Ethiopia’s tourism sector is set for a record year as number of visitors to the coffee producing East African nation rise buoyed by increased number of high-end hotels built by Ethiopians in the Diaspora and improvements in transport infrastructure.
The country generated more than $1.7 billion in the first six months of its current fiscal year (2015/16), 2Merkato.com quoted the Ministry of Culture and Tourism saying.
The country received 470,000 tourists during the period, with each staying an average of 16 days and spending $234 each day. The visitors number was more than half of the average 750,000 visitors it gets each year — 12 percent higher than a decade ago.
According to Gezahegn Abate, Public Relations and International Affairs Director at the Ministry of Culture and Tourism, Ethiopians living in abroad have built more than 200 luxury hotels in the country making it easier for the country to market itself as a upmarket tourist destination.
The Ethiopian government has for the past few years taken various steps to encourage Ethiopian Diaspora community to play an active role in the development of their home country, The Ethiopian Herald reported.
The country’s fertile national parks, 3,000 year-old archeological history and nine UNESCO world heritage sites are also a big attraction for tourists.
The Ethiopian government now wants to triple this number to more that 2.5 million each year by 2020, making tourism the leading sector in one of Africa’s fastest growing economies, Reuters reported.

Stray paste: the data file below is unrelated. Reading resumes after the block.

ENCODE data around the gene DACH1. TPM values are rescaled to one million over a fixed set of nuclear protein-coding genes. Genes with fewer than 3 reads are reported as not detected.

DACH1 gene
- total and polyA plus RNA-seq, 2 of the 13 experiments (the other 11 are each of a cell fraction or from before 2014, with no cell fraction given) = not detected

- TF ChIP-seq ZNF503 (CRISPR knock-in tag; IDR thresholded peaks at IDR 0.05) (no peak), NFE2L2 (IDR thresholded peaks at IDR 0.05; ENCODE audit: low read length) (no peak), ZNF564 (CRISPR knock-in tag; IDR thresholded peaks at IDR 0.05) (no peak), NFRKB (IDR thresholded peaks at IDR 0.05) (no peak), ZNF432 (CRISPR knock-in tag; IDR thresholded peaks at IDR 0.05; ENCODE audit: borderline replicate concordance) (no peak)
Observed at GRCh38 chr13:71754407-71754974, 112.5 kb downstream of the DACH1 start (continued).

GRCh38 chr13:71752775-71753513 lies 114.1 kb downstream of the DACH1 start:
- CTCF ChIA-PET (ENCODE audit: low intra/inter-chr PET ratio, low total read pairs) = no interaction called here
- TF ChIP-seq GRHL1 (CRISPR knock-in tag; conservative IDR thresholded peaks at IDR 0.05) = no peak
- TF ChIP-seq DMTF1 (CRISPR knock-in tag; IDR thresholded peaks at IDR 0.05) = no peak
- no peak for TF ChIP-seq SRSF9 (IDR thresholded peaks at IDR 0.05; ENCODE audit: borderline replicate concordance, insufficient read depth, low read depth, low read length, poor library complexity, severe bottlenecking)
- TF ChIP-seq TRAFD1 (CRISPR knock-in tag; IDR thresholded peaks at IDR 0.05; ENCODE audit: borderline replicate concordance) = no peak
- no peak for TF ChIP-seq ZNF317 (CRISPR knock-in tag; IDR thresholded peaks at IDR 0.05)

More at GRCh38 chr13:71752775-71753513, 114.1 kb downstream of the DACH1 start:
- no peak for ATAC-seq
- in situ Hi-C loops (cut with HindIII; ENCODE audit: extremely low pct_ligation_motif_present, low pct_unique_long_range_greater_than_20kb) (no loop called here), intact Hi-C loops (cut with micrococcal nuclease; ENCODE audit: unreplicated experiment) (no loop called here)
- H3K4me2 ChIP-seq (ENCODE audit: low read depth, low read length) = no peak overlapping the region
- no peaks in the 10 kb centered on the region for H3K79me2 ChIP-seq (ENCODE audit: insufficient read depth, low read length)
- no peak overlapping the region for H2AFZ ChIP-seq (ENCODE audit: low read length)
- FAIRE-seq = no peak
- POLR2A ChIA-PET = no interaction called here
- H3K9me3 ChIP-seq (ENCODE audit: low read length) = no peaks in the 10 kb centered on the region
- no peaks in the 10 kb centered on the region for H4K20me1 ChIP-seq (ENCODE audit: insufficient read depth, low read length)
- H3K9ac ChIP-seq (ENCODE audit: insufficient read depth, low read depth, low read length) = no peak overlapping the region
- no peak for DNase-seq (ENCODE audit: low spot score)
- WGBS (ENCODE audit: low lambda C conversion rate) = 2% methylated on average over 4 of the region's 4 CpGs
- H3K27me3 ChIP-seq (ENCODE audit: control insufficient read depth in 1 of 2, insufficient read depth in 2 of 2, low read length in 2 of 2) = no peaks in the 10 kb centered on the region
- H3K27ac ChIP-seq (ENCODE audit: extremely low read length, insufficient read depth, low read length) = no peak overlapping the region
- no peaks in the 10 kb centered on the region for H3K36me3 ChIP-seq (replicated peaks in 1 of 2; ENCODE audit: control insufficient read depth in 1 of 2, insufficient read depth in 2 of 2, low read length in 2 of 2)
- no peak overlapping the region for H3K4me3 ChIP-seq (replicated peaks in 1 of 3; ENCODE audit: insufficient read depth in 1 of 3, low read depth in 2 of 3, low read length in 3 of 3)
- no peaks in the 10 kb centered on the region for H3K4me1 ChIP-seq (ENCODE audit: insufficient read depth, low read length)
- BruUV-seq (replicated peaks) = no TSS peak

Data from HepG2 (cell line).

Tourism, which earned the country $2.9 billion in the 2014/15 fiscal year according to government data, contributes about 4.5 percent of the country’s GDP and generates about a million jobs according to the World Bank.
Ethiopia plans to boost revenue from the sector to over $3.5 billion in the current fiscal year, which will be bigger than its more tourist established neighbors Kenya and Tanzania.
Landlocked Ethiopia does not have any beaches to promote like the other two, but its cultural wealth like its 13th century underground churches of Lalibela, hewn from solid rock and the hill castles of Gondar are its big selling point.
It’s also grown more and more popular for travelers as it’s a safer and affordable destination.
The country has in recent years embarked on massive infrastructure spending that saw Africa’s first light train cutting though the sprawling city of Addis Ababa launched in September.
“What Ethiopia offers to tourists, different from Kenya and Tanzania, is history and culture,” Tony Hickey, an Irish tour operator who first arrived in Ethiopia in 1973, told the Daily Mail.
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